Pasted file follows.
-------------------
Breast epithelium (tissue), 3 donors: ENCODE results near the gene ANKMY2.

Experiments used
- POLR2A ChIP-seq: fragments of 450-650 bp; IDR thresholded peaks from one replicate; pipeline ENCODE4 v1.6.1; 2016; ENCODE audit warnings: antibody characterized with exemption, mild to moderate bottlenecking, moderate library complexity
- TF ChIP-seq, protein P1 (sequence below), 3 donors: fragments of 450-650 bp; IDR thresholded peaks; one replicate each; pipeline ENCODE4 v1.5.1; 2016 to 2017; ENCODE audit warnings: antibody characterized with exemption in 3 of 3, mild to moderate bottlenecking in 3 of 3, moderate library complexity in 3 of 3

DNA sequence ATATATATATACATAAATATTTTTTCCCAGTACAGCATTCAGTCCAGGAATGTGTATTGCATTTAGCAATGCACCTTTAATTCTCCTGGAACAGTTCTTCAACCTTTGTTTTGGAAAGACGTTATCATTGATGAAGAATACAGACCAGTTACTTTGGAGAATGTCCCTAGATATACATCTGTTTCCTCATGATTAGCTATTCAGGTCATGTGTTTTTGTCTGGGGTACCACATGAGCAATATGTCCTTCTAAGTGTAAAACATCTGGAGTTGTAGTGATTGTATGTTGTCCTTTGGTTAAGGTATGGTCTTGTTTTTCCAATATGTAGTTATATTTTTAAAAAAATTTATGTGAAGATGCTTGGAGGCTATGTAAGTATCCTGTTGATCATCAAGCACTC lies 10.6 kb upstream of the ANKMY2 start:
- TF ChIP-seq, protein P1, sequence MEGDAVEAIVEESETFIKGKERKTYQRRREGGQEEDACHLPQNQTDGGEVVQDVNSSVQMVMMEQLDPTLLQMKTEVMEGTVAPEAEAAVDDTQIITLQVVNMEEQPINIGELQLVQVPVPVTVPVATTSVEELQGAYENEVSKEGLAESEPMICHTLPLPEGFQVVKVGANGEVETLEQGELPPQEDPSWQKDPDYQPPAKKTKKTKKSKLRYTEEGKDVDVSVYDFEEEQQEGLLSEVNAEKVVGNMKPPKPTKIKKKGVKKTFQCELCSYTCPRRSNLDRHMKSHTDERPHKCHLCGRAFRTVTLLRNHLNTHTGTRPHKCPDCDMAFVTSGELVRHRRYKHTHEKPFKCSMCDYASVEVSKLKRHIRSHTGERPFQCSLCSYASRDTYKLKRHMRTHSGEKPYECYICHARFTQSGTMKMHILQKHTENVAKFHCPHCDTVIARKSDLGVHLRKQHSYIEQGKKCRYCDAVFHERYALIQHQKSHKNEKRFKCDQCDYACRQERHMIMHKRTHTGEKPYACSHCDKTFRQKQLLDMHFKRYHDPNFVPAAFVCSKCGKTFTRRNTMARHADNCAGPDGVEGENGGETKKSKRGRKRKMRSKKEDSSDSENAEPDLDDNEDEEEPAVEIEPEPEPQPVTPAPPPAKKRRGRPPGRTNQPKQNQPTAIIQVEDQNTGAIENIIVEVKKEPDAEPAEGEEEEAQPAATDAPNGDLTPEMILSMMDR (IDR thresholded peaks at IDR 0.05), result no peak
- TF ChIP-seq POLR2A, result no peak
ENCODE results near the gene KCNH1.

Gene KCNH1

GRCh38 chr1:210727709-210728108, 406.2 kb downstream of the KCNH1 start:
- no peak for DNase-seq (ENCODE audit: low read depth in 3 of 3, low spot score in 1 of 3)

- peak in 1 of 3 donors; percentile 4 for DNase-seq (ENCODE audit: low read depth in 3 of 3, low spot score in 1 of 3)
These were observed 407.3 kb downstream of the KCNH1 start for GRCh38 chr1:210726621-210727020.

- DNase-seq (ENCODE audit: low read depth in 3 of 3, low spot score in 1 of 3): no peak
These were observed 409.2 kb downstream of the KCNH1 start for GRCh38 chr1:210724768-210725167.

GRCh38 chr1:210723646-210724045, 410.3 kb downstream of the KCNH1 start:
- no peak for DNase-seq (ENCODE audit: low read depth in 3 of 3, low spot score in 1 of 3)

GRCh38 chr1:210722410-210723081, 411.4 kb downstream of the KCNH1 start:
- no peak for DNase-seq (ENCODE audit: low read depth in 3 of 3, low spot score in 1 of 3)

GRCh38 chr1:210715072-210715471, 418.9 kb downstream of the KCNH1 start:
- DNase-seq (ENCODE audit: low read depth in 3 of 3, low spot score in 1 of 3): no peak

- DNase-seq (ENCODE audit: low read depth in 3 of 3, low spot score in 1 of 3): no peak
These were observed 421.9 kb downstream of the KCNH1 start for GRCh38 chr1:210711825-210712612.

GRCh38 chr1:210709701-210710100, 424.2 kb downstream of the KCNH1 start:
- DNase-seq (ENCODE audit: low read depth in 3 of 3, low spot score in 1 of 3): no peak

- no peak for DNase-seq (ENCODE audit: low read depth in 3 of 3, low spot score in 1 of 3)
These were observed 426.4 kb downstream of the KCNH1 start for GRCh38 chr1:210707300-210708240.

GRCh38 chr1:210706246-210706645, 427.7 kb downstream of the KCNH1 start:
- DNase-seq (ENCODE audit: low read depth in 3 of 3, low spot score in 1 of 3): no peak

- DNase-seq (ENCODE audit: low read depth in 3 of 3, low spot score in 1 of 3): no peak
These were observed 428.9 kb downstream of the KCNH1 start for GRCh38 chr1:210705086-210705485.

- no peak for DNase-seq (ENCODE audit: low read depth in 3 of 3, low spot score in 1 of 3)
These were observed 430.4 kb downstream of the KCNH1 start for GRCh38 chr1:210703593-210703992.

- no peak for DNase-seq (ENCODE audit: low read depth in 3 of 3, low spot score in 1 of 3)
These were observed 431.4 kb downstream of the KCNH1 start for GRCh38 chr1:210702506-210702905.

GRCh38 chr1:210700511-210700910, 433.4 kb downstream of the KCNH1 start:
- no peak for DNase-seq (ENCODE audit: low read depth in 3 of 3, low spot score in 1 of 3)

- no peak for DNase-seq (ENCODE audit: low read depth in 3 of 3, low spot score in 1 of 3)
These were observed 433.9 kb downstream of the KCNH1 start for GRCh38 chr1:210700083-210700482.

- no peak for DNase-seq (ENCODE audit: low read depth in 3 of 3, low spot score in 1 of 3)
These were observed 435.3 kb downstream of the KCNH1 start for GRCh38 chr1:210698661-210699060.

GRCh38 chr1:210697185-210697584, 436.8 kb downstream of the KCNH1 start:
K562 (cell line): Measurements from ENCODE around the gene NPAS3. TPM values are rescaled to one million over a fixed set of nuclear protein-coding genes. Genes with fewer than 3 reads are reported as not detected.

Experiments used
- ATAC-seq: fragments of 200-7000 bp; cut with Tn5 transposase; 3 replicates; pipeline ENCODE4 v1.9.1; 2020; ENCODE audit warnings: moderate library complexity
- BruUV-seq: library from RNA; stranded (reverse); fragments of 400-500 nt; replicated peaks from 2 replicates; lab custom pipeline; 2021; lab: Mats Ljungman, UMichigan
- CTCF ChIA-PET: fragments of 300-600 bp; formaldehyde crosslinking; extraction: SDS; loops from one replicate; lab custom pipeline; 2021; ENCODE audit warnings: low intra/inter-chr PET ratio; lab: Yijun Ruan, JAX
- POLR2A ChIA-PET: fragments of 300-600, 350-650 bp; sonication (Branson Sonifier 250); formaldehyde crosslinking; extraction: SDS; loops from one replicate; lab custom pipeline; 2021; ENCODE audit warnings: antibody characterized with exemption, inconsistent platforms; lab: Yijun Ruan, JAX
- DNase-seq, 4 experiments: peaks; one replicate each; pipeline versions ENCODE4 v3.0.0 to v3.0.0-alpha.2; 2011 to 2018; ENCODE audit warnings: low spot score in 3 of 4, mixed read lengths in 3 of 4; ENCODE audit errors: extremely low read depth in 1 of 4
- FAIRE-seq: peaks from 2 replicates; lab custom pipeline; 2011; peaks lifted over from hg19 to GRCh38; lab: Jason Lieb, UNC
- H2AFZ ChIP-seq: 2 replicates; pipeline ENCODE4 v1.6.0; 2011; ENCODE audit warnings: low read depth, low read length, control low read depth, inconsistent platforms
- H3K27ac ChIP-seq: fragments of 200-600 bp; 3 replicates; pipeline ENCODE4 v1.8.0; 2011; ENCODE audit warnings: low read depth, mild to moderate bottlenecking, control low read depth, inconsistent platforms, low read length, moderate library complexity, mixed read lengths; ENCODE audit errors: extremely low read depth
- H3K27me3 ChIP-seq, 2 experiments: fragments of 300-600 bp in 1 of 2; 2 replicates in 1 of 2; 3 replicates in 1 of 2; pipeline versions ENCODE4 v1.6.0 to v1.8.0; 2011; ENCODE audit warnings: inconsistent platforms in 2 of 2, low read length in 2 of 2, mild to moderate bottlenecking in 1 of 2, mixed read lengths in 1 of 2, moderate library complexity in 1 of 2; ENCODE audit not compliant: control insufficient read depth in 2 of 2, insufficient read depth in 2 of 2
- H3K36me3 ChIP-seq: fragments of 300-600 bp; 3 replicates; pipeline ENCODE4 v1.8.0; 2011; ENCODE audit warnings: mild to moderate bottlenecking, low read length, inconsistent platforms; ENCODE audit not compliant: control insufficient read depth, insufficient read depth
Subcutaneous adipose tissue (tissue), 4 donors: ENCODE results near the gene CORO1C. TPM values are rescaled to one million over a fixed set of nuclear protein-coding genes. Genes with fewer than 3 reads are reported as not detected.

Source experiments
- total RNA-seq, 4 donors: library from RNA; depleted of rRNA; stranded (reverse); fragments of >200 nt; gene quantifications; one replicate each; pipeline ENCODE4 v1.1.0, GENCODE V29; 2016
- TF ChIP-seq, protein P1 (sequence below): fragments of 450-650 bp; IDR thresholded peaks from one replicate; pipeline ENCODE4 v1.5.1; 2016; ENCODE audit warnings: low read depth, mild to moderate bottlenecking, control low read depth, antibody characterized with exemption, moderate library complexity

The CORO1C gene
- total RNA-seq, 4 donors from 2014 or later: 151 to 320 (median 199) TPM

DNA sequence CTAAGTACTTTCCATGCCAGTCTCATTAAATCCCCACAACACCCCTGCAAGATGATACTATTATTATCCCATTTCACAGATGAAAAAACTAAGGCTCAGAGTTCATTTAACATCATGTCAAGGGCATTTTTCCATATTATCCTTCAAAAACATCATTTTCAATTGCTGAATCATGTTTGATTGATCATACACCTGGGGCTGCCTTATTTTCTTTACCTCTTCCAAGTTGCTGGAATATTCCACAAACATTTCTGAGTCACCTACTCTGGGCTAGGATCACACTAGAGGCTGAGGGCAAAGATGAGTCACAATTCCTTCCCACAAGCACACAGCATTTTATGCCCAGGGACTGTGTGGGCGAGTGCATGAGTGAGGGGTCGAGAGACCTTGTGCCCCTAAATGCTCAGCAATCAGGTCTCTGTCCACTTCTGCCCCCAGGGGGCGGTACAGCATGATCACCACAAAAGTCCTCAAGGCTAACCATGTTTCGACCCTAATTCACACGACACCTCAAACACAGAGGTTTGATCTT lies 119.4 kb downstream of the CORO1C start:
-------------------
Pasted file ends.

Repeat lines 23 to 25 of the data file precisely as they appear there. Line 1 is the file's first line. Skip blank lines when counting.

These were observed 421.9 kb downstream of the KCNH1 start for GRCh38 chr1:210711825-210712612.

GRCh38 chr1:210709701-210710100, 424.2 kb downstream of the KCNH1 start:
- DNase-seq (ENCODE audit: low read depth in 3 of 3, low spot score in 1 of 3): no peak